Earlier this month, the influential Texas Federation of Republican Women adopted a resolution urging the federal government to take on comprehensive immigration reform. Wright pointed to the action as the latest example of the divide in the state party.
Part of the division is driven by the desire of GOP leaders to attract the growing population of Latino voters to ensure long-term competitiveness with Democrats.
“The Republicans in Texas are in a short-term, long-term dilemma,” Jones said.
“In the short-term, if they push for a comprehensive immigration reform that involves what would be called amnesty by many, they run the risk of antagonizing their base and thereby suffering in primary elections,” Jones continued. “But in the medium- to long-term, if Republicans’ share of the Hispanic vote continues to drop, which it’s likely to until this immigration reform issue is removed from the front burner, then they are destined to return to the status of a minority party here in Texas, potentially as early as 2018, but certainly sometime in the 2020s.”
Jones said that the 18 and over Hispanic population in Texas, including the undocumented, will make up 43 percent of the population by 2030.
Immigration reform advocates hope the changing demographics will sway Republicans and Democrats to support policy changes.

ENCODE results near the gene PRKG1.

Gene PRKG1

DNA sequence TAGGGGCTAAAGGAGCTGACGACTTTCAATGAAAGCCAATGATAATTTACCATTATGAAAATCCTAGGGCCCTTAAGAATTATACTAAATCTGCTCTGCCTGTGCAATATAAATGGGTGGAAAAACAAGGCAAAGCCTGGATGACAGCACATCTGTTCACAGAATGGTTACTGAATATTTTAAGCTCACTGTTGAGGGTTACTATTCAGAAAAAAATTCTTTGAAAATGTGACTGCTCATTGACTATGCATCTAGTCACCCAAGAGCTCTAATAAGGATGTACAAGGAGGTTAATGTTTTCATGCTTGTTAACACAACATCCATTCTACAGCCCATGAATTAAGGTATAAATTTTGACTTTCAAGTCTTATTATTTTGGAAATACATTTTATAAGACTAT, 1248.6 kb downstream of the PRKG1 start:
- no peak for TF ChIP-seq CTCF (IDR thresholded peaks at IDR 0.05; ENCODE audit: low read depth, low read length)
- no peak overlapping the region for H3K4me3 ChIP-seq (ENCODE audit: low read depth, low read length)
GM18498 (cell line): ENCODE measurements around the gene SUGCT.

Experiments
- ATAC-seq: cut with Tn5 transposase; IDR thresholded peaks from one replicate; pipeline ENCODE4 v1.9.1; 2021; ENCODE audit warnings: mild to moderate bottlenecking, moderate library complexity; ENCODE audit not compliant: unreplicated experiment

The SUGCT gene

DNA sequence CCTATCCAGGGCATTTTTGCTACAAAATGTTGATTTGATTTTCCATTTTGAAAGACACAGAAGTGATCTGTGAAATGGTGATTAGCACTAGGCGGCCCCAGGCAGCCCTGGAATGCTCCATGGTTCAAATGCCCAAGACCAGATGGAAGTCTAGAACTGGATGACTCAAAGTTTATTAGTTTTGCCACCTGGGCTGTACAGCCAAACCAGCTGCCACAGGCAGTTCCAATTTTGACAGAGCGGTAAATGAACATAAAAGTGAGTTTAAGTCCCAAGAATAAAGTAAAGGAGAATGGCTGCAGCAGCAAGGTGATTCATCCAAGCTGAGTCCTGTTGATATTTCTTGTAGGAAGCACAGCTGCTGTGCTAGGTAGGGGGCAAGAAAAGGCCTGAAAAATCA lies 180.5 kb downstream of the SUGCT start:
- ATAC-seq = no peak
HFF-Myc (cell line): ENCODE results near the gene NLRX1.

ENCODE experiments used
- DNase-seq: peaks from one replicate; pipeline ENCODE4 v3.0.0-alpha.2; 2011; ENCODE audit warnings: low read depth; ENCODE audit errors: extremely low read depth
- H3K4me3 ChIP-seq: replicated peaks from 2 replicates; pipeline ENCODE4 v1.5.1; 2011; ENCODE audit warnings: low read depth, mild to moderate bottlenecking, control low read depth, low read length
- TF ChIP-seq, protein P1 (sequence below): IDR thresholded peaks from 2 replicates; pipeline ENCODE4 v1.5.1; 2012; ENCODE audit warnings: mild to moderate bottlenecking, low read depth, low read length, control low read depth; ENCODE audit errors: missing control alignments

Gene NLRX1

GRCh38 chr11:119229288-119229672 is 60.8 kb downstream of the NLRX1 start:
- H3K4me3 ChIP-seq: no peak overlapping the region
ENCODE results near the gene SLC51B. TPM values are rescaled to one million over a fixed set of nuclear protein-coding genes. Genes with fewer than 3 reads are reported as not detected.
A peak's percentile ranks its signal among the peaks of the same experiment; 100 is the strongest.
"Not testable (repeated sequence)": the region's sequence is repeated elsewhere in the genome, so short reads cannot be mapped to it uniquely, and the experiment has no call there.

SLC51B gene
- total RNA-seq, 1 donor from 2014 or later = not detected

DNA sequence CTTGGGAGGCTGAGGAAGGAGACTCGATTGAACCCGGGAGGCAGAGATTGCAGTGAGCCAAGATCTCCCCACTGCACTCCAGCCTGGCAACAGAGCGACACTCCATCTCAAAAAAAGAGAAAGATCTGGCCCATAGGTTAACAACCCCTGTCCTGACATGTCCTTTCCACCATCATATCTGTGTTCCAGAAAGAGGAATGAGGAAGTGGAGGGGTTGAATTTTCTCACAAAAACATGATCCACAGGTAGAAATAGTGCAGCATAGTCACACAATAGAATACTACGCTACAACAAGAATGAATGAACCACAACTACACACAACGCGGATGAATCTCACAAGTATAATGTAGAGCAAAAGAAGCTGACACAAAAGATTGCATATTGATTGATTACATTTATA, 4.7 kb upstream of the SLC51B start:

Frank Sharry, executive director of left-leaning immigration advocacy group America’s Voice, said he was hopeful that the changing demographics would ultimately push Cornyn and Cruz to support the proposal.
Sharry noted that Cornyn has opposed comprehensive reform efforts in the past and compared him to Sen. Lindsey Graham, R-S.C., who also faces re-election in 2014 but is a member of the group of eight senators.
“Cornyn is cautious to a fault, and Graham may be courageous to a fault,” Sharry said, highlighting the fact that Graham could also face a primary challenge.
Nevertheless, he said Graham “uses every ounce of his political capitol for the causes he believes in and Cornyn uses every moment to carefully guard what little political capital he has.”
“Its just a very different approach,” Sharry said.
Vice President Joe Biden waits to conduct a mock swearing-in ceremony with Sen. Brian Schatz, D-Hawaii, in the Capitol's Old Senate Chamber, December 2, 2014. Schatz was sworn in to serve the remainder of his term since he was appointed to the seat after Sen. Daniel Inouye, D-Hawaii, passed away.